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Nova Scotia

We’d like to hear your story about how railway noise and vibration has affected you, and your community. Tell us about the problems you’ve had – or are continuing to have – with railway noise and vibration. How has it affected you and your quality of life? We’d like to hear about your successes and frustrations in resolving your concerns, as well as hear what current conditions are like in your area.

Blogs, Stories and Comments from Alberta Residents … and Posts Relating to Nova Scotia …

  1. Darthmouth:  See the post Communities in the News: Health and Environmental Concerns Raised.
  1. Agnes Malouf permalink

    Letter sent this morning, 8 September 2015, to the President and CEO of CN. It has been exactly 9 months since we began the process to eliminate the train whistle in Dartmouth, Nova Scotia. We thought the battle was won when the Halifax Municipality passed a whistle cessation by-law on August 4th, 2015. And yet the whistle persists.

    Dear M. Mongeau:

    Nine months ago, we wrote to you because we were looking for someone who could help us eliminate the train whistle at Mile 12.99, in Downtown Dartmouth, NS.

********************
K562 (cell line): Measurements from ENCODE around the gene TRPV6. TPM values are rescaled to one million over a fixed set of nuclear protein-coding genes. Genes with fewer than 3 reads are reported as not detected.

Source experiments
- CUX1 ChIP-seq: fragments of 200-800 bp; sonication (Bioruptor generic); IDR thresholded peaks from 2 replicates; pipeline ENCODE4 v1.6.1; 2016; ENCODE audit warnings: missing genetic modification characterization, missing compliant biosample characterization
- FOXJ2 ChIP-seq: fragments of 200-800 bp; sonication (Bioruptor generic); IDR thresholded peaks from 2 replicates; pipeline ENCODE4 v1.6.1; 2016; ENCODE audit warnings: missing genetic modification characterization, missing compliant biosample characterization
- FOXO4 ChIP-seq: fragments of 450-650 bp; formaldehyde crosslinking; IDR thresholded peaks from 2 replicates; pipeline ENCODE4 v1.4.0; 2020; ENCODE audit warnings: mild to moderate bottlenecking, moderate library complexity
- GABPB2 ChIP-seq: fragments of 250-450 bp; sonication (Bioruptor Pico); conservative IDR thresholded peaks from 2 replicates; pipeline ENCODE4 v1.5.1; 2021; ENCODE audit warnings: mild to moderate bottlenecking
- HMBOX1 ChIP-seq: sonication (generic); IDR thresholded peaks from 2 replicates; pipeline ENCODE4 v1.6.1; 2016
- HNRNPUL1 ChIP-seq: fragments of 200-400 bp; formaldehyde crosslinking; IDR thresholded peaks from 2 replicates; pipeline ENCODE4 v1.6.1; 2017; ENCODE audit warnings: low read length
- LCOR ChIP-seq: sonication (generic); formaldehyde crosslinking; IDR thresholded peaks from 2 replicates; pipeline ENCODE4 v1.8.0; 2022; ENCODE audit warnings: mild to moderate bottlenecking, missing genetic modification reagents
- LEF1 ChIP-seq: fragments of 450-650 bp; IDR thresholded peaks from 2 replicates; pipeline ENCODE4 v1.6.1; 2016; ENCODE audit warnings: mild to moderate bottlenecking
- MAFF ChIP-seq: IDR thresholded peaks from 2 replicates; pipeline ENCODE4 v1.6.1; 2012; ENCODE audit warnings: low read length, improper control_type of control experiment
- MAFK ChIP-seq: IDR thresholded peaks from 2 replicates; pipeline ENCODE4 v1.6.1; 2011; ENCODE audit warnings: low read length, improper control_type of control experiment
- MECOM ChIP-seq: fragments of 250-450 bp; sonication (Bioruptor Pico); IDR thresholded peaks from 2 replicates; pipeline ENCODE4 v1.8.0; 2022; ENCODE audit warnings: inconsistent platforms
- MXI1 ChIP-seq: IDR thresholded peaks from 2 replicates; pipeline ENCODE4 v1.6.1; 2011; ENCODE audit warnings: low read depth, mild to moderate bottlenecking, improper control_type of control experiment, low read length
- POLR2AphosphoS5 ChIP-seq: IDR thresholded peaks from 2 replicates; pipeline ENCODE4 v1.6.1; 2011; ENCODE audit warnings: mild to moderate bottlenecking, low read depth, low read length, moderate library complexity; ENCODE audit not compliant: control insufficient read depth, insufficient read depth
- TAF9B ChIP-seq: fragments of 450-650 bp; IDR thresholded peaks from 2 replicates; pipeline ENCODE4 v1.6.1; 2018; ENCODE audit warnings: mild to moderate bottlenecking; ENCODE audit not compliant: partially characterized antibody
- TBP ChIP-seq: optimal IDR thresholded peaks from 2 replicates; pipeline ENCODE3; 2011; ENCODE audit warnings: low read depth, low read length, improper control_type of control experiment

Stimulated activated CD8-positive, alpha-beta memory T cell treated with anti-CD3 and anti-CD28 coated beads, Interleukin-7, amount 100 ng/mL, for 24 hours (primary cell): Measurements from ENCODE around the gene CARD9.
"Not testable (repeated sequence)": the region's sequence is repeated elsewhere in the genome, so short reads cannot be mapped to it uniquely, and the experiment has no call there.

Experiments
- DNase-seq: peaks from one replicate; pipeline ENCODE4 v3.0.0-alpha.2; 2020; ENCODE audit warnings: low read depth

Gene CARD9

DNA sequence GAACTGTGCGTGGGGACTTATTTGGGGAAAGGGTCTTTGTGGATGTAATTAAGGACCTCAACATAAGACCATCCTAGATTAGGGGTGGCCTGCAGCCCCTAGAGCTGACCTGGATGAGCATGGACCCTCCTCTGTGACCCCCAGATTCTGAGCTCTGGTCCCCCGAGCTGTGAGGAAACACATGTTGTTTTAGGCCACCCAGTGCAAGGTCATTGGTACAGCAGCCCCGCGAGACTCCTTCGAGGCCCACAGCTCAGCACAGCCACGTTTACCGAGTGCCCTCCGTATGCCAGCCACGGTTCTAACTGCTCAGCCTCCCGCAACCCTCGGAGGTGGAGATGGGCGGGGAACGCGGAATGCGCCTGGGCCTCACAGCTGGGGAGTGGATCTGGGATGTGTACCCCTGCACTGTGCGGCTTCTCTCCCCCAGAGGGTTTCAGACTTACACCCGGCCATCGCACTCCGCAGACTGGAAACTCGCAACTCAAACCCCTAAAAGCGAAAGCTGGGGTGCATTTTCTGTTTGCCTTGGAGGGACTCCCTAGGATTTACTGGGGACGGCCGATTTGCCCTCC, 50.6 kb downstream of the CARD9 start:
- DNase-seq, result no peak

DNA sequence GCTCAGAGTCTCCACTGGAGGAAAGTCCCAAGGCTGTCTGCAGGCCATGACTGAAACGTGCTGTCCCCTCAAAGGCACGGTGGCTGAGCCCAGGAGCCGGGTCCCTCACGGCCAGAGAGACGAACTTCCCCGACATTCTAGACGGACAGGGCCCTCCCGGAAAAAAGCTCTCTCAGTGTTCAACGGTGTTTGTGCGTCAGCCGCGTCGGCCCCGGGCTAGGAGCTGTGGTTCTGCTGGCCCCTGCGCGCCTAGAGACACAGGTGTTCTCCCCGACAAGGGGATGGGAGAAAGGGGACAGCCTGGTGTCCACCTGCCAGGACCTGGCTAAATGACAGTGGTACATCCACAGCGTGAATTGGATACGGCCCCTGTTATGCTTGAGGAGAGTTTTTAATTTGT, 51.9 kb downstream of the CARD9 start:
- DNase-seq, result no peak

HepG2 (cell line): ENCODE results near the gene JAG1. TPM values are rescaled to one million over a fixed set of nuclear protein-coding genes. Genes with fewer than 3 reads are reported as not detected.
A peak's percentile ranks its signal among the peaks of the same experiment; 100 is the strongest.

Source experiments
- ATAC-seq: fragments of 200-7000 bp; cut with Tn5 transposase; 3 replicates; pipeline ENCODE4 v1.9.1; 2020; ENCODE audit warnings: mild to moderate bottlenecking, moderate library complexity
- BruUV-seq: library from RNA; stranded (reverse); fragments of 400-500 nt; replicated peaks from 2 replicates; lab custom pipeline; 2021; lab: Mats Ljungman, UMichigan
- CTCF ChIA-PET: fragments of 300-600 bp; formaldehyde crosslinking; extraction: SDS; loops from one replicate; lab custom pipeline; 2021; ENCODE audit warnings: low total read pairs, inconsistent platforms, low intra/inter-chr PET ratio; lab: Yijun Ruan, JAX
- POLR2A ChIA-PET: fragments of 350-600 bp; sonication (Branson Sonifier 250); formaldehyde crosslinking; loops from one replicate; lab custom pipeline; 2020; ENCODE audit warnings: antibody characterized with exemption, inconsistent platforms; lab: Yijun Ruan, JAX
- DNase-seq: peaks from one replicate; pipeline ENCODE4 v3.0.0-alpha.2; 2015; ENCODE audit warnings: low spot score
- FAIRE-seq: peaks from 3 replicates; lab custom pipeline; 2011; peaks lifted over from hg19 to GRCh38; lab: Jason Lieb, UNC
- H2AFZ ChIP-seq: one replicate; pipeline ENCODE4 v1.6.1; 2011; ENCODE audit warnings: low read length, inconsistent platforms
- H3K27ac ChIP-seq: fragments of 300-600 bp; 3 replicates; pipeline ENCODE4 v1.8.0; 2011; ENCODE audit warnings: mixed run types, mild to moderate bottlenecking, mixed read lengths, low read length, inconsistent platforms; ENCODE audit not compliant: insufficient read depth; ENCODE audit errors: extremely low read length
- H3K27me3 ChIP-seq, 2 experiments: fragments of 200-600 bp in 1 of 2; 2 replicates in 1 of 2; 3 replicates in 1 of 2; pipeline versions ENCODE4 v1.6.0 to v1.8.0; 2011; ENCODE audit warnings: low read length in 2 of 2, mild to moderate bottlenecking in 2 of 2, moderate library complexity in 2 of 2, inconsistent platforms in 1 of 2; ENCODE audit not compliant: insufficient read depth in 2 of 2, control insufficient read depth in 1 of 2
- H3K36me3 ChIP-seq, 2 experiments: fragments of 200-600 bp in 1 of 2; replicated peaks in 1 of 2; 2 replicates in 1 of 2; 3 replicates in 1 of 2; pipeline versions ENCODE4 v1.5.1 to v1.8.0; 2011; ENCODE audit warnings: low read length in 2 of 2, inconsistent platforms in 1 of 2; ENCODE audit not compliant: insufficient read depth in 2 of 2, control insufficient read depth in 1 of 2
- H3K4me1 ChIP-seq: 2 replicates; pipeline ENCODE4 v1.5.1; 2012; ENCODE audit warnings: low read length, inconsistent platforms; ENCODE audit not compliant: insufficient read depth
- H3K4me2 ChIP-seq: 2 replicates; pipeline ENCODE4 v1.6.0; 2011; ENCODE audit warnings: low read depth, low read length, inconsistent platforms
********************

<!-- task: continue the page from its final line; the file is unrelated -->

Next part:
Over the past nine months we have met and spoken with Government officials and the CN executives you recommended. We have worked within the prescribed rules to eliminate a whistle that is keeping working taxpayers from getting a good night’s sleep, night after night.

    In January, a Safety Study was mandated by CN. After its requirements were fully addressed by the King’s Wharf Developer and HRM staff, CN decided that additional lights were needed at Mile 12.99 – despite the fact that the crossing was already more than adequately protected. Residents endured more sleepless nights while these lights were sourced, paid for and installed.

    Finally, with all the Safety Study’s requirements met, Halifax City Council unanimously passed the by-law for whistle cessation at Mile 12.99. As Councillor McCluskey said at the time, “This is a happy day for Dartmouth residents.” That was on August 4th.